As a Man, Jesus got sick and was subject to death. The eternal Son of God could die – and He did! Three days later, what was mortal was swallowed up by immortality in the resurrection.

Today that same resurrected Jesus sits at the right hand of God the Father in Heaven. As you read these words, the incarnate God is praying in the flesh for you (Rom 8:34).

How could God become Man? How can He, right now, be in the flesh? Yet this is exactly what the Bible says. In all things He had to be made like His brethren, that He might be a merciful and faithful High Priest in the things pertaining to God, to make propitiation for the sins of the people. For in that He Himself has suffered, being tempted, He is able to aid those who are tempted (Hebrews 2:17-18).

We are left to wonder at the mystery of His Majesty and stand amazed in the presence of Jesus the Nazarene.

Transfigured

After six days Jesus took Peter, James, and John his brother, brought them up on a high mountain by themselves, and was transfigured before them. His face shone like the sun and His clothes became as white as the light (Matthew 17:1-2).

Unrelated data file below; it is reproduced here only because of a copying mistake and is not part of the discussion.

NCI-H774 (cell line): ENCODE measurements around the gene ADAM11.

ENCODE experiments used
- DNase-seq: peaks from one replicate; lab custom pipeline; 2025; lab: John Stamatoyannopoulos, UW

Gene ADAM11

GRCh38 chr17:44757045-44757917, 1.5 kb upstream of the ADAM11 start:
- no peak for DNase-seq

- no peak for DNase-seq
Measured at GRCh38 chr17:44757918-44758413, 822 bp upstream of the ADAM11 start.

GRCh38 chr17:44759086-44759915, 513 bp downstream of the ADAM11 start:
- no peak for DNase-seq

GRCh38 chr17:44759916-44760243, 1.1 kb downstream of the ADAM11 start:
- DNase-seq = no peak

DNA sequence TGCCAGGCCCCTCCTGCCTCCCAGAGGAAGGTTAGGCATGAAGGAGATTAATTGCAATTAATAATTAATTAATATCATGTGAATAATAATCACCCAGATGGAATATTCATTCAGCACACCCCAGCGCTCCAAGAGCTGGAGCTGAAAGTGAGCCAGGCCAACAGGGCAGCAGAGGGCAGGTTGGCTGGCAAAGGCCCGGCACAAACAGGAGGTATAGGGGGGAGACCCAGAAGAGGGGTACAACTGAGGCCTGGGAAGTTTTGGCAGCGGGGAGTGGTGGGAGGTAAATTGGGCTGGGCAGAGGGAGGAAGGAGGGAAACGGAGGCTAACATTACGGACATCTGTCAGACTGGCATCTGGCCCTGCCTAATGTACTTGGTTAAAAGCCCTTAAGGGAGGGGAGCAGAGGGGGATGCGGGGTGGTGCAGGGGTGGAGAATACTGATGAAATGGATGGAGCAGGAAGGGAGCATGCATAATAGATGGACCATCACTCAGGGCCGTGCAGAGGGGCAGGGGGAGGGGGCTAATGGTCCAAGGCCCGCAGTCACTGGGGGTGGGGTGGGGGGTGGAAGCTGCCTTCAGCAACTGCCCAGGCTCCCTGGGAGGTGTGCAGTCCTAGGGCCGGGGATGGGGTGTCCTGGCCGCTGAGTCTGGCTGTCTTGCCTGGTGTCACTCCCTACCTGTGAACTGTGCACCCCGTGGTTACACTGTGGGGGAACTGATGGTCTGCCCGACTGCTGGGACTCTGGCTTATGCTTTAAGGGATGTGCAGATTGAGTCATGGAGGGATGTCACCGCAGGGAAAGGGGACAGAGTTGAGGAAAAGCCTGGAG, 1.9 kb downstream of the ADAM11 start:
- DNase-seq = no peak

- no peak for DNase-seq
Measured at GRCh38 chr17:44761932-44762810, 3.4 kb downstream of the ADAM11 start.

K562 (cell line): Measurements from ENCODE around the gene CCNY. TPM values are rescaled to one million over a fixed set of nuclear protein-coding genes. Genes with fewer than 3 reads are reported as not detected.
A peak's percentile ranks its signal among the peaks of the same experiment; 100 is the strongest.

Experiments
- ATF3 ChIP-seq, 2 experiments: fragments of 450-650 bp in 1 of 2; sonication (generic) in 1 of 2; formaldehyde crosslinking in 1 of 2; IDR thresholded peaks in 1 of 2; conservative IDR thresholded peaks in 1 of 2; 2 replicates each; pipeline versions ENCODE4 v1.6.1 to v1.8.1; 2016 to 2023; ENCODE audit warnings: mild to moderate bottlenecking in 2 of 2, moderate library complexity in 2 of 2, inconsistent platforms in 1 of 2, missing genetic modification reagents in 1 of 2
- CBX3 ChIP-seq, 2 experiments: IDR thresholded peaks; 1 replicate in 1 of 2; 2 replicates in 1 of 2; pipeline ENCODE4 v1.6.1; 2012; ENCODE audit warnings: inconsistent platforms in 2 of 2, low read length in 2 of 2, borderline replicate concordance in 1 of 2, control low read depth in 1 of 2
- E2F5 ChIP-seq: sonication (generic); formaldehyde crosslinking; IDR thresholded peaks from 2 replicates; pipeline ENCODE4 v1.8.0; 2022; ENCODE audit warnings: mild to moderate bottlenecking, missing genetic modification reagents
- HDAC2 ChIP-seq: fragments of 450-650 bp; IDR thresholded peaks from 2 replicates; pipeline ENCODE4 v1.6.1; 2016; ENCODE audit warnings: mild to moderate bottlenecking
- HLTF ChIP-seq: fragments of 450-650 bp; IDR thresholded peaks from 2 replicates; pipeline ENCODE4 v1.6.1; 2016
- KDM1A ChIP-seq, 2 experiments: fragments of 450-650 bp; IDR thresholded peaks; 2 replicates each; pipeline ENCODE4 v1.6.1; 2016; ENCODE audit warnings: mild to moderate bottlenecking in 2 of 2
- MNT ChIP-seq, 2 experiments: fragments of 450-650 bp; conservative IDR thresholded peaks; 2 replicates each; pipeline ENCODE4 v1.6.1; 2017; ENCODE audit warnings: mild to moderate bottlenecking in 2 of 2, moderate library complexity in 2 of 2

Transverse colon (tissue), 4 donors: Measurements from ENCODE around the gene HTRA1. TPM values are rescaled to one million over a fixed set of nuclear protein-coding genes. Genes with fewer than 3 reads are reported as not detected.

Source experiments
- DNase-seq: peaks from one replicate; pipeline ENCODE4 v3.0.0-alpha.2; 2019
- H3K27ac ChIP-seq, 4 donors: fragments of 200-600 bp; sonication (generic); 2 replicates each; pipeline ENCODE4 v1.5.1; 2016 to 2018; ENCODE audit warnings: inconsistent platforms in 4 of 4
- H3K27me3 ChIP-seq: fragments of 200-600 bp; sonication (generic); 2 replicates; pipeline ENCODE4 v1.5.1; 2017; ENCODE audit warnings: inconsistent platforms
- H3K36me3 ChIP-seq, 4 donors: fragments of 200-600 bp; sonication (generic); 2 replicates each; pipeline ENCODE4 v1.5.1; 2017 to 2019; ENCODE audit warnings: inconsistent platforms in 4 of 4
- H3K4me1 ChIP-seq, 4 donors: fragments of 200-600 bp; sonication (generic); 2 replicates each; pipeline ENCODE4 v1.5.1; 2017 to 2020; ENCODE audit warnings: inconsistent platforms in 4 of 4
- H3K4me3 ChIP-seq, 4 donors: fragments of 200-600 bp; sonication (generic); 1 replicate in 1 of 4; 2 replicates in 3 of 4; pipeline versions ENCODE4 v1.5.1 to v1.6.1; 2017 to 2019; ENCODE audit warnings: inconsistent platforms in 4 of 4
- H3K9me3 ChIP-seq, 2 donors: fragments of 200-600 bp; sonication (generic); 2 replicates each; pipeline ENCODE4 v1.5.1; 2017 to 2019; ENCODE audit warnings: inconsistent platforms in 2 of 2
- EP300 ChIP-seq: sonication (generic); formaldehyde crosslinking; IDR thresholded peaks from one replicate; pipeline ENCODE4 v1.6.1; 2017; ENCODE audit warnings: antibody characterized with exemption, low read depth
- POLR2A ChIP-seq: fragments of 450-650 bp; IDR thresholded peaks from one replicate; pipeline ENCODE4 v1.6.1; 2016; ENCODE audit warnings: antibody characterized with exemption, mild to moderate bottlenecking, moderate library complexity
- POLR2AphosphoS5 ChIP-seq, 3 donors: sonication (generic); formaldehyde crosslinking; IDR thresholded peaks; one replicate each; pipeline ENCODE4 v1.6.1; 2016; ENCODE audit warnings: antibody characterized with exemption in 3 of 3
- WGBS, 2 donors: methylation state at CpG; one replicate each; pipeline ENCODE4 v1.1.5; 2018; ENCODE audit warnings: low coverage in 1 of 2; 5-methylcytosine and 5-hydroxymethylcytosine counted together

For 33 years, everyone only saw a man, until Jesus gave three of His disciples a small glimpse of His eternal glory.

The word transfigured comes from the Greek word metamorphosis, meaning to be changed from the inside out. Rather than a heavenly light shining upon Jesus, a bit of the glory from within Jesus and which belonged to Him from eternity was visible.

No one can free himself from himself, so we turn to outward pressures. We yearn for someone or something like a Marine Corps drill instructor to force us into a desired behavior. Weakness of spirit and character demands that someone control us by commands like: Do not touch, do not taste, do not handle (Colossians 2:21). We beg to be under the conforming thumb of a slave master with rules, regulations, pressure, fear of punishment, or promises of reward as a way to control our actions and thoughts.